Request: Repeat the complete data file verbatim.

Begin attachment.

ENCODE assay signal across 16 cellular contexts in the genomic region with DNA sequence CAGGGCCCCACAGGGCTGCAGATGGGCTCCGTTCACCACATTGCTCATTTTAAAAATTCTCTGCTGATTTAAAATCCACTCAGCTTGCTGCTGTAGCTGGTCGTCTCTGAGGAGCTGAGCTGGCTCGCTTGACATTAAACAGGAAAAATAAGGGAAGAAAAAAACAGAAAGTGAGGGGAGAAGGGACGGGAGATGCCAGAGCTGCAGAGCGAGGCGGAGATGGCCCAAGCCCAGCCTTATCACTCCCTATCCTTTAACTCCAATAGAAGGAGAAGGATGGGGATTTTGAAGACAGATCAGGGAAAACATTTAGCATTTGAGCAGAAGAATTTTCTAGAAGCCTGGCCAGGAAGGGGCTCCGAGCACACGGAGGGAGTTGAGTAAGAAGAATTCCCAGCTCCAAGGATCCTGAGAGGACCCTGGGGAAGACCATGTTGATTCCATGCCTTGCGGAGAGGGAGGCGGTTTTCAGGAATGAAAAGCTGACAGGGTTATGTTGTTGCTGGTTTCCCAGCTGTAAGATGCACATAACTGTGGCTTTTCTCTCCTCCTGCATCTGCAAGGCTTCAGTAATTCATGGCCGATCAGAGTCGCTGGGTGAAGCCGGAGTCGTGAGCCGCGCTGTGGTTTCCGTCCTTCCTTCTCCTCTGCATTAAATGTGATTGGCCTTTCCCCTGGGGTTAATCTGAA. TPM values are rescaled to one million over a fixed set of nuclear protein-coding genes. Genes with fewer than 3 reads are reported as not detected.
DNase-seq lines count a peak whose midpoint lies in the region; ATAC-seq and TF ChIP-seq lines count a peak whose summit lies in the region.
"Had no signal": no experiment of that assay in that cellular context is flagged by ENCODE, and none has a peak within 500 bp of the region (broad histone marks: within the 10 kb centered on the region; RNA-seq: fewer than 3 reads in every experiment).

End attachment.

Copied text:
ENCODE assay signal across 16 cellular contexts in the genomic region with DNA sequence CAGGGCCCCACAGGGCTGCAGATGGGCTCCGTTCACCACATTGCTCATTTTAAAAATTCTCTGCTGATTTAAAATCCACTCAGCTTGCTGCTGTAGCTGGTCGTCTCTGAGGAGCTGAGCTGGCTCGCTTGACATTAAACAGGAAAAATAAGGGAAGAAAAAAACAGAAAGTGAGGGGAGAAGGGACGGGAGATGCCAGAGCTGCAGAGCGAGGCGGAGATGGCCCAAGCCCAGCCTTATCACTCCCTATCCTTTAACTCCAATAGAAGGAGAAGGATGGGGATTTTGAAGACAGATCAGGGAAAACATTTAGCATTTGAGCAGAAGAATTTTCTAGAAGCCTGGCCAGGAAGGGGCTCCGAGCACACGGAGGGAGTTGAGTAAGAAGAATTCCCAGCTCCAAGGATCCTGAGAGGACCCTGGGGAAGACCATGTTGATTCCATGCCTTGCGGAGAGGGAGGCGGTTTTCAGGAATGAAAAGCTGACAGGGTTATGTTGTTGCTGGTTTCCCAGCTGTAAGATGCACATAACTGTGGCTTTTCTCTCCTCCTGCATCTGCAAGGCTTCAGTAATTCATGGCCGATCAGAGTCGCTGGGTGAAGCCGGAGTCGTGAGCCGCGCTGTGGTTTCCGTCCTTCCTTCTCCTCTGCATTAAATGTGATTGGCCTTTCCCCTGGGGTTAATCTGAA. TPM values are rescaled to one million over a fixed set of nuclear protein-coding genes. Genes with fewer than 3 reads are reported as not detected.
DNase-seq lines count a peak whose midpoint lies in the region; ATAC-seq and TF ChIP-seq lines count a peak whose summit lies in the region.
"Had no signal": no experiment of that assay in that cellular context is flagged by ENCODE, and none has a peak within 500 bp of the region (broad histone marks: within the 10 kb centered on the region; RNA-seq: fewer than 3 reads in every experiment).